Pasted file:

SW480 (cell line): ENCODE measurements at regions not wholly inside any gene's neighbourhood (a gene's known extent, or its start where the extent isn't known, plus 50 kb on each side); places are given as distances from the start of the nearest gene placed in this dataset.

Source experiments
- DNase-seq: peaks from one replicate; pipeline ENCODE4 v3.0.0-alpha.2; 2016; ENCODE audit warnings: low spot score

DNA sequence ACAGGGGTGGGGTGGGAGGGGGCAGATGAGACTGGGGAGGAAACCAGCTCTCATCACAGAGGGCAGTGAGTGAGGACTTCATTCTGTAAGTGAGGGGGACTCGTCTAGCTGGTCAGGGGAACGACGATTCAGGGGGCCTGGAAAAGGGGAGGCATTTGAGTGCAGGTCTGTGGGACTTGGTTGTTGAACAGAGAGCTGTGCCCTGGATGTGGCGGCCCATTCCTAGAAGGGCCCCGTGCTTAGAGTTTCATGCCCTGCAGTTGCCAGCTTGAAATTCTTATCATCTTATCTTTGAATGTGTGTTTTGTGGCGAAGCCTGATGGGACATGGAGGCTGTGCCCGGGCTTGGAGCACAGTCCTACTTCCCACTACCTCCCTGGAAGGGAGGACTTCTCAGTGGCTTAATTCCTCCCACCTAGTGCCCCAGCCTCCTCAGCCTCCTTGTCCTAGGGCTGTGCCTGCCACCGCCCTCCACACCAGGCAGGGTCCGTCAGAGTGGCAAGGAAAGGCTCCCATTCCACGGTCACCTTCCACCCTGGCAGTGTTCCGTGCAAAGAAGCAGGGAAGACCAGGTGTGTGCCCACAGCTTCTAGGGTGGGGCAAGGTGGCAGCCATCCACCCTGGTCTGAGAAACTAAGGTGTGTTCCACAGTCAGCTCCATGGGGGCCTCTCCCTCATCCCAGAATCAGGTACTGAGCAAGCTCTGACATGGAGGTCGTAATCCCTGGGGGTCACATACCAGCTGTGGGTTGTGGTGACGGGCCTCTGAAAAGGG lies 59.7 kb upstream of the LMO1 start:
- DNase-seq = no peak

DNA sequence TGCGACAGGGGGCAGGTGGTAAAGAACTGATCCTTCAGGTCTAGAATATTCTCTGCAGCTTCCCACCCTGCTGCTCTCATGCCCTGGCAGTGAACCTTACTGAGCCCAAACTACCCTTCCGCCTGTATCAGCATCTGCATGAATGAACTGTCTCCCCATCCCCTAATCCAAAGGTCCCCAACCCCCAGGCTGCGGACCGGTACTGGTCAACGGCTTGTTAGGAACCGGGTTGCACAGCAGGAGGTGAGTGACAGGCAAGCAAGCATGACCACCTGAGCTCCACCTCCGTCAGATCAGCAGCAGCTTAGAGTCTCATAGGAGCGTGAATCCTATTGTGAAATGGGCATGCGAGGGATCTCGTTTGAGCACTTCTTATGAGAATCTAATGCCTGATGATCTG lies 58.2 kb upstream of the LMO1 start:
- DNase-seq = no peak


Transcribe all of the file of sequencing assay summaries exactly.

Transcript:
SW480 (cell line): ENCODE measurements at regions not wholly inside any gene's neighbourhood (a gene's known extent, or its start where the extent isn't known, plus 50 kb on each side); places are given as distances from the start of the nearest gene placed in this dataset.

Source experiments
- DNase-seq: peaks from one replicate; pipeline ENCODE4 v3.0.0-alpha.2; 2016; ENCODE audit warnings: low spot score

DNA sequence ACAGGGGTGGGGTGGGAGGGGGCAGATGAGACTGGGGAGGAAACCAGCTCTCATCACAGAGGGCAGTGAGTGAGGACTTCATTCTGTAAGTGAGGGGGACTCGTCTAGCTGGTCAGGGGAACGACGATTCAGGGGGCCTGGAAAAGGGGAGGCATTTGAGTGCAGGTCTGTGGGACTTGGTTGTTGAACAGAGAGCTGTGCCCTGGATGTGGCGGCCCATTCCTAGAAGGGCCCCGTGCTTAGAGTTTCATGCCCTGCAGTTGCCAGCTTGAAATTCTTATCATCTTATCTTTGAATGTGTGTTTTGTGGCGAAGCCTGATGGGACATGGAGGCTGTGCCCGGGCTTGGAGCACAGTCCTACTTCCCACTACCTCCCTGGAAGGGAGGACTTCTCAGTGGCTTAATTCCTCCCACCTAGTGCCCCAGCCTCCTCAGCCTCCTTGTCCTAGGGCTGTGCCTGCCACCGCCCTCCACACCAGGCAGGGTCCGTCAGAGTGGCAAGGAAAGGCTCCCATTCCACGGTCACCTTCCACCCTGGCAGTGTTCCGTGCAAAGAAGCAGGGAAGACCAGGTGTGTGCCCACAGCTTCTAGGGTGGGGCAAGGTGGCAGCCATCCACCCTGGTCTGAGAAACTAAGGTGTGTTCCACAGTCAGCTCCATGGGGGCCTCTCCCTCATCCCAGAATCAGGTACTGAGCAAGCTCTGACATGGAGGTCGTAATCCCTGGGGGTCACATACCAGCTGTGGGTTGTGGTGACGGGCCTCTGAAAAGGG lies 59.7 kb upstream of the LMO1 start:
- DNase-seq = no peak

DNA sequence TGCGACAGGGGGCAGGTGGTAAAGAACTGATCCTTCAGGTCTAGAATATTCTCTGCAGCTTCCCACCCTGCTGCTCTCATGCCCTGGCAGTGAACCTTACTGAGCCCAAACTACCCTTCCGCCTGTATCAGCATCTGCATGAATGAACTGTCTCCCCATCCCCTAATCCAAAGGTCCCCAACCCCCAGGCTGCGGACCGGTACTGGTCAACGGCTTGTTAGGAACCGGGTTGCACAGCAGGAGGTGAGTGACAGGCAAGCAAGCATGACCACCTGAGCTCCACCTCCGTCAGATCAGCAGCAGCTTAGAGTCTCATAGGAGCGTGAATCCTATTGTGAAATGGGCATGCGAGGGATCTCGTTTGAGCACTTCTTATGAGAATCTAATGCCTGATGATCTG lies 58.2 kb upstream of the LMO1 start:
- DNase-seq = no peak